Thursday, December 15, 2011

Stay on Target and Get Published

By Guest Blogger Oksana Marafioti

I’m a curious person. A ‘what if?’ kind of a person. Writers tend to be. Otherwise we’d be doing something less interesting and more predictable. Curiosity got me into this memoir-writing business in the first place.
I once met an agent at a conference, who believed that my family history was something someone out there, in the vast ocean that is the publishing industry, might like to buy. At this point book deals were a myth to me. I only went to the conference out of curiosity. But I gave it a try, and after a few sample chapters of American Gypsy, the agent signed me.
Writing about your life is tough, because you relive it in the process, and who’s ever prepared for that? But curiosity kept me going. Could I really sell a book? Within a couple of months I had an outline and about fifty pages of material. That’s when I received an odd email from my agent, in which she told me that she was going out with what we had. From what I’d read in numerous blogs and books, memoirs were treated like fiction and had to be complete before the submission process. I reminded her of this several times, but she ignored me and did it anyway.
The first wave of rejections was a tsunami. Most editors liked the writing but claimed the memoir market was difficult. Others said the immigrant stories had saturated the industry. I moped, then pinned the rejections to the wall above my computer and continued writing. All the while voices of doubt circled above my head. Who was I kidding? Editors accepted stuff only from people they already knew. Another wave. Breathe. And then a call.
We had an offer from Farrar, Straus and Giroux, one of the most prestigious publishers out there.
FSG took me on before I finished the manuscript. I didn’t think this was possible, not until my new editor and I talked on the phone. I was so shocked that I remember asking her what made her decide to buy my book. As inexperienced as I was, I still recognized the risk she was taking with a new writer and an unfinished product. You have potential, she said, and I think I danced in the clouds for a few days after.
It took three years and nine drafts to finish American Gypsy, as well as courage, heartache, openness to advise and a good dose of curiosity to stop myself from quitting whenever the writing became too difficult, too personal.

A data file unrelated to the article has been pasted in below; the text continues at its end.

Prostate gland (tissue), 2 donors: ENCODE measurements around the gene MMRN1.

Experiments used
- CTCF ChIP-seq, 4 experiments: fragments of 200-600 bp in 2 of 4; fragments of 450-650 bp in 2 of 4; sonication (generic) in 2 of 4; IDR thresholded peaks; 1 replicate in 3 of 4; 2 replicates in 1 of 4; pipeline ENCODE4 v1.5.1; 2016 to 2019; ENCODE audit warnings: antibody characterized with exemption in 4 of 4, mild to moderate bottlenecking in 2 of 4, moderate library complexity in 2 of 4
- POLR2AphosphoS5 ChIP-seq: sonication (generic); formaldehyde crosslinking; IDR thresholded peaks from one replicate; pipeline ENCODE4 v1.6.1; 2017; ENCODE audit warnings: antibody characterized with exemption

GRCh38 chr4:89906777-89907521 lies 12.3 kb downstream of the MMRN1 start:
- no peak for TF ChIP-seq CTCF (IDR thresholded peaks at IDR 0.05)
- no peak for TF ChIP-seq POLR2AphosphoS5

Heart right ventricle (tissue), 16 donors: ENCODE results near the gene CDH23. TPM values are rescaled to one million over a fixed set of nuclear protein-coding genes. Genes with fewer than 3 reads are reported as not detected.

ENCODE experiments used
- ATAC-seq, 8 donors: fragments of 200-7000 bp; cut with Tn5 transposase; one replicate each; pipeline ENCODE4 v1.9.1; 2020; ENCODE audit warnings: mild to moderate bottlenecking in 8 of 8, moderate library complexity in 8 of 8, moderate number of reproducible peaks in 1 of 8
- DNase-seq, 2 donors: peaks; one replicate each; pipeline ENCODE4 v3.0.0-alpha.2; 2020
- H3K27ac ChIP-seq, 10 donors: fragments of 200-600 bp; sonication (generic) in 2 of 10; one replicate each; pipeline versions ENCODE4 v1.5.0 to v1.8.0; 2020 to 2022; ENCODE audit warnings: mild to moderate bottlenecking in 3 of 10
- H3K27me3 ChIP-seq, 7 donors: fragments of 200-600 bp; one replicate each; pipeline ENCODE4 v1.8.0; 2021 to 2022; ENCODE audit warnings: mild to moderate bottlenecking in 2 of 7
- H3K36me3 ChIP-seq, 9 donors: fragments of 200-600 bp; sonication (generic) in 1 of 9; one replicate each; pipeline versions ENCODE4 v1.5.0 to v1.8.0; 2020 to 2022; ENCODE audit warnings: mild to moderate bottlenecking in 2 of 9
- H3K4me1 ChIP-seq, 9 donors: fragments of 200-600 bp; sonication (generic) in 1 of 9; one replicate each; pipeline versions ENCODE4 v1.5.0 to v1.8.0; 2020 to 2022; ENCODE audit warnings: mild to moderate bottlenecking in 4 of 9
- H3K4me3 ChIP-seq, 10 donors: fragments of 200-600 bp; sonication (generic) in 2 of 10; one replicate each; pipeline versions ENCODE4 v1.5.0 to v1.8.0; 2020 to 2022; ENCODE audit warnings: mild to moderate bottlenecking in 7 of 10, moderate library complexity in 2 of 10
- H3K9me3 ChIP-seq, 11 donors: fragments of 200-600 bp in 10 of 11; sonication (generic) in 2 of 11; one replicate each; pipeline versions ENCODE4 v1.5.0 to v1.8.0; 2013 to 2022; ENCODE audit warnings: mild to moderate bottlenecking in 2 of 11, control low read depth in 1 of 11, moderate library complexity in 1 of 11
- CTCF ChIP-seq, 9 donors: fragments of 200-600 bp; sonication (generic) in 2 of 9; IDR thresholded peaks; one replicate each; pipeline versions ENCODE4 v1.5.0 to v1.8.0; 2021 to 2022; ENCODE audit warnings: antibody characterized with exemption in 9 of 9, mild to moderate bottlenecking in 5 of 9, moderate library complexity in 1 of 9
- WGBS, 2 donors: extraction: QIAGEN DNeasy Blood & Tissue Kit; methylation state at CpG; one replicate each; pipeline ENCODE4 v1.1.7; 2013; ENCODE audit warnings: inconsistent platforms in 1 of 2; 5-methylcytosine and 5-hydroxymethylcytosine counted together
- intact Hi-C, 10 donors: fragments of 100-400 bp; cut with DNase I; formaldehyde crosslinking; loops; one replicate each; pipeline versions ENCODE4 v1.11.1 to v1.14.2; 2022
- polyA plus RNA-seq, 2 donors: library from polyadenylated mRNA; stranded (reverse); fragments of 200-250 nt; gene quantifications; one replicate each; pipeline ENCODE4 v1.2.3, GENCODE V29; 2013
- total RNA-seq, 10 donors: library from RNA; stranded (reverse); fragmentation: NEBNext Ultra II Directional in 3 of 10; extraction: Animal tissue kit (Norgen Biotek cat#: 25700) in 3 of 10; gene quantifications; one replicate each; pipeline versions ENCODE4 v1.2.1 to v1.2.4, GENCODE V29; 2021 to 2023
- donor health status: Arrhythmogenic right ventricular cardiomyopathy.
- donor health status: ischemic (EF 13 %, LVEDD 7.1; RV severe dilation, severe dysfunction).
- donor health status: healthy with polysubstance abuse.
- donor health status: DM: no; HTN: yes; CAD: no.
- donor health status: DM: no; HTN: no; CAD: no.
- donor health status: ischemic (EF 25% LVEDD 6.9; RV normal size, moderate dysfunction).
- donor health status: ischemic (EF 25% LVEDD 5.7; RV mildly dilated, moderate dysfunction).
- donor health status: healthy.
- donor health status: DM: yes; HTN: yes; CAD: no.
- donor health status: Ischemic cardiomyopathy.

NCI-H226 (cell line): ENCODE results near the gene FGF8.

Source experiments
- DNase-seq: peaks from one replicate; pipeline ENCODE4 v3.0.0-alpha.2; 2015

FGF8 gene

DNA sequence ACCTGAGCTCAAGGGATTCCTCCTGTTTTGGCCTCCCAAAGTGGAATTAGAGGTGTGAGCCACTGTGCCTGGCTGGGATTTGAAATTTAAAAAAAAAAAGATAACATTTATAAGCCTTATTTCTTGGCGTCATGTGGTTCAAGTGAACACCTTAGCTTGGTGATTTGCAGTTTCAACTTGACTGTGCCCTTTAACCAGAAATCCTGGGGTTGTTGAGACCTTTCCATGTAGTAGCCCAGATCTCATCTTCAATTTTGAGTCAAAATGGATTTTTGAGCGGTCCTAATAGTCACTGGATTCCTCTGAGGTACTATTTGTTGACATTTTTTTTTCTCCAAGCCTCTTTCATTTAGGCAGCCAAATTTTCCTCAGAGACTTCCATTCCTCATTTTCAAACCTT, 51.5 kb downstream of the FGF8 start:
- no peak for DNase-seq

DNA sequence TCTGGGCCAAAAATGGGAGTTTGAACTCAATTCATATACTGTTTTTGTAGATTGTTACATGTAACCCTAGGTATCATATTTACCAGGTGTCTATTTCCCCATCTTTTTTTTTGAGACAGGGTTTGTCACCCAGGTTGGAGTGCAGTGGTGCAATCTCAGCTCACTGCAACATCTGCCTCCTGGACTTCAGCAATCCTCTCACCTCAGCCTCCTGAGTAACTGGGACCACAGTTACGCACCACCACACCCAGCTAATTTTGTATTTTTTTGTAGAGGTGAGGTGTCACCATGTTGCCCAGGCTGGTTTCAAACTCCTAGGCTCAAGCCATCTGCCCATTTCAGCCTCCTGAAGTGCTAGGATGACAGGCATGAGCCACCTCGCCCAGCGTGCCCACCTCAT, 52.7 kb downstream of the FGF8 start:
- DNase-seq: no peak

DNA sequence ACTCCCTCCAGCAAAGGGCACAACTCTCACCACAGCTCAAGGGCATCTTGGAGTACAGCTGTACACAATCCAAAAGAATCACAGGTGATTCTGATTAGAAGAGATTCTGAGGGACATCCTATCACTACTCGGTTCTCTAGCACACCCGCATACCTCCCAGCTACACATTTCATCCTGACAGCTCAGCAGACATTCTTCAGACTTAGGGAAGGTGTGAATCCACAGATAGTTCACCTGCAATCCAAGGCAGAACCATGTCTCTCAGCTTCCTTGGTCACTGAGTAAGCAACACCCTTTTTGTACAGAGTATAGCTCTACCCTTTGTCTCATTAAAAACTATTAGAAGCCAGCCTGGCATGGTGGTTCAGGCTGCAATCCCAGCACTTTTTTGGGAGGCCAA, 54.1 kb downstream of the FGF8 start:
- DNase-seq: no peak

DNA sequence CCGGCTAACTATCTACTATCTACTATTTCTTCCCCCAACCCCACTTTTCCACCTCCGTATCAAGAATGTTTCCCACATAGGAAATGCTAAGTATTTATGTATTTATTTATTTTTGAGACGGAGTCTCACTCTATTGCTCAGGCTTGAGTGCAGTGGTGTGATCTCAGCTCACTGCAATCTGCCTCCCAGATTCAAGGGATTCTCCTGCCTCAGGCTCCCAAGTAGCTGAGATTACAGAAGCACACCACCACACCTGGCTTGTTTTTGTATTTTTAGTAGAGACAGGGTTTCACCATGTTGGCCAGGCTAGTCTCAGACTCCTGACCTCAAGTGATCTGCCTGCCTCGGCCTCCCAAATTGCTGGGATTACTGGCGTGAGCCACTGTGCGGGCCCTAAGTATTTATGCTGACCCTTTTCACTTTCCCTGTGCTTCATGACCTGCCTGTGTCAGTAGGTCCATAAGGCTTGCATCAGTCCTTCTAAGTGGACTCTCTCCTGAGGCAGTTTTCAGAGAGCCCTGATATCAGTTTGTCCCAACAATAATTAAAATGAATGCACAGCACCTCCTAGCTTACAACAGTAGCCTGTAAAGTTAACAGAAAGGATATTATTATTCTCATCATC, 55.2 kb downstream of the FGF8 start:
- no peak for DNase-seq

Some people ask if there’s a secret to getting published. I don’t have the answer to that. But curiosity, I think, as insignificant a quality as it may seem at first, is vital. It’s the ‘what if?’ that makes every writer’s heart skip a beat at the birth of a great story. Without it we don’t sit down to write that first word. We don’t come back to finish the first novel. We don’t continue after our first rejections. We stop after that first publication. We forget our potential.
Curiosity is what makes a writer write.

Oksana Marafioti moved from the Soviet Union when she was fifteen years old. Trained as a classical pianist, she has also worked as a cinematographer. She is the author of AMERICAN GYPSY, a memoir of a Romani (Gypsy) childhood, due out July 3, 2012.

Follow Oksana on Twitter @oksanamarafioti


  1. I'm right there with you. It took me a year to find a publisher for my first book and another year to get it published. A year after that I'm still trying to get my second book published. But it still beats coal mining.

  2. Pursue the "what if". Wise words. Nobody who ever achieved anything did so by stopping.

  3. I have a massive "waves of rejections" come to my memoir up to the point that I thought that agents who read my work like Cuban President "Castro" since I wrote about my life in Cuba and the risk that I took in order to reach United States.Well that would be interesting if some one agree with me. Thank you

  4. I can't even imagine what is going on here with me.I woke this morning more shut down than at any other time in my life. Surfing got me to this massive encouragement. I, too, write a memoir and know beyond doubting that I can tell this story though I am so new to this work. I, too, was advised to do exactly what was suggested to Oksana: just send it out. Stop being the perpetual student and decide (DECIDE)to be the writer. Uh huh, okay. I'm ready. But where's the door, please? And off I go, to buy American Gypsy. Somewhere in time, it will sit next to Mama Was a Boom Boom Girl, on my shelf. And "duh" will be eliminated from my vocabulary.

  5. And thank you, Dave Clark. You just pushed my "go" button, which I nearly had set on "stop". It is important to never give the naysayers so much, or any, power.